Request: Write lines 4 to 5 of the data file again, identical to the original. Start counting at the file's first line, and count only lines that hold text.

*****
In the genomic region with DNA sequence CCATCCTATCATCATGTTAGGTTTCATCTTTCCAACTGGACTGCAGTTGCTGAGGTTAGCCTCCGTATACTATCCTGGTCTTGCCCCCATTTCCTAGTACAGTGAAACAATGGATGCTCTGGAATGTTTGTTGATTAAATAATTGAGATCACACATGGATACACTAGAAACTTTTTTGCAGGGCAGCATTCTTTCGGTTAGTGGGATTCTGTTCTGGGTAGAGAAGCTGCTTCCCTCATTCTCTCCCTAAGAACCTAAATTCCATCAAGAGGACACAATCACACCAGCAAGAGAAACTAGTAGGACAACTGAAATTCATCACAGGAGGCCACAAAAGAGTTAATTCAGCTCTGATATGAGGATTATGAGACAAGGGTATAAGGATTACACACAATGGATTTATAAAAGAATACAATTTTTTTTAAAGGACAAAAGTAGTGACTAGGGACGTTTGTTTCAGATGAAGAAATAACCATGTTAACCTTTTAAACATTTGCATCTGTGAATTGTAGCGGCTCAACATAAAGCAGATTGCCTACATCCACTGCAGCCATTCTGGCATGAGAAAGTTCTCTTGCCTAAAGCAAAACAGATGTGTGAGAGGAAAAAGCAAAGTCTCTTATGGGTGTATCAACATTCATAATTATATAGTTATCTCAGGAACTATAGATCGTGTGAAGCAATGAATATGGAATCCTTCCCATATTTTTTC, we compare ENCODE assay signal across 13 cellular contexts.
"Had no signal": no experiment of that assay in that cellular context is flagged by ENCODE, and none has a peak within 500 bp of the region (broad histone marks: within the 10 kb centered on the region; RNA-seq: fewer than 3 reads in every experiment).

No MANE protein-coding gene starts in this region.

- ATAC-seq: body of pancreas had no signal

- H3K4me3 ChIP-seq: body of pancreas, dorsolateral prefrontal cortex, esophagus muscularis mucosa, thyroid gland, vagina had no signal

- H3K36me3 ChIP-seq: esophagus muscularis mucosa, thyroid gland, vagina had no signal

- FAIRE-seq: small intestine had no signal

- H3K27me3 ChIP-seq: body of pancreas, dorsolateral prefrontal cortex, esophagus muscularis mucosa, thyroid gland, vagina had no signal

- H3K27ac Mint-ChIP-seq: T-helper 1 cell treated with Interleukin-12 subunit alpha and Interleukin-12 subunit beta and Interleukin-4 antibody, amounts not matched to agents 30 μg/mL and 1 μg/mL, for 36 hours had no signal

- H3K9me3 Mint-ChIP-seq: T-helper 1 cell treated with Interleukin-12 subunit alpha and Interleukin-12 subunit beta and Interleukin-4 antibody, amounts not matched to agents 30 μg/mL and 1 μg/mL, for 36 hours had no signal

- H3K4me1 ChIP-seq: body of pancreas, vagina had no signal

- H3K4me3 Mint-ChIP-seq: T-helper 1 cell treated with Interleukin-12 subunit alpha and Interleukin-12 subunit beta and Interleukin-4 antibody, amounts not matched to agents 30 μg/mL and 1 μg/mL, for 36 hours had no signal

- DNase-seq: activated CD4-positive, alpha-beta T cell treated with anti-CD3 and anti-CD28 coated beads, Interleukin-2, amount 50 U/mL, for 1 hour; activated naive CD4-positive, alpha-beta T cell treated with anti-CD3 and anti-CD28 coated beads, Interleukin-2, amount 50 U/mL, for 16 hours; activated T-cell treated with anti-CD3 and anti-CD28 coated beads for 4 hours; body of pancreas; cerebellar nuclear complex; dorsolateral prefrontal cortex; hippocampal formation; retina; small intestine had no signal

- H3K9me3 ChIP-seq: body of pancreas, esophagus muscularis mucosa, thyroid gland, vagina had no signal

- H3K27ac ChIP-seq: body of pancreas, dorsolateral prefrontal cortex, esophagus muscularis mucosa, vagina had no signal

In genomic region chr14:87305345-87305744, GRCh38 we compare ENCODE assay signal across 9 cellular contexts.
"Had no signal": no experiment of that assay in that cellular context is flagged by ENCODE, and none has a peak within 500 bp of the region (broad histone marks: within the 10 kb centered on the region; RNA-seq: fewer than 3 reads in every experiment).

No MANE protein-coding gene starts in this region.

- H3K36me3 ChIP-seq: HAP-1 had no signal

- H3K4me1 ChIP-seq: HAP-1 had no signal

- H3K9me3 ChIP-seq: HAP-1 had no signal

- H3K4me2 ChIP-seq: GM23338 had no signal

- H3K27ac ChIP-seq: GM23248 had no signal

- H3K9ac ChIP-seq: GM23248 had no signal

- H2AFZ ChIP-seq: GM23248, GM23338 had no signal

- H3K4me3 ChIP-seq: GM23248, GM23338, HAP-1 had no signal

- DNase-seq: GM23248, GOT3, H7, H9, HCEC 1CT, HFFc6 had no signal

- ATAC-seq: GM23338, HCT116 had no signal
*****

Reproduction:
- ATAC-seq: body of pancreas had no signal

- H3K4me3 ChIP-seq: body of pancreas, dorsolateral prefrontal cortex, esophagus muscularis mucosa, thyroid gland, vagina had no signal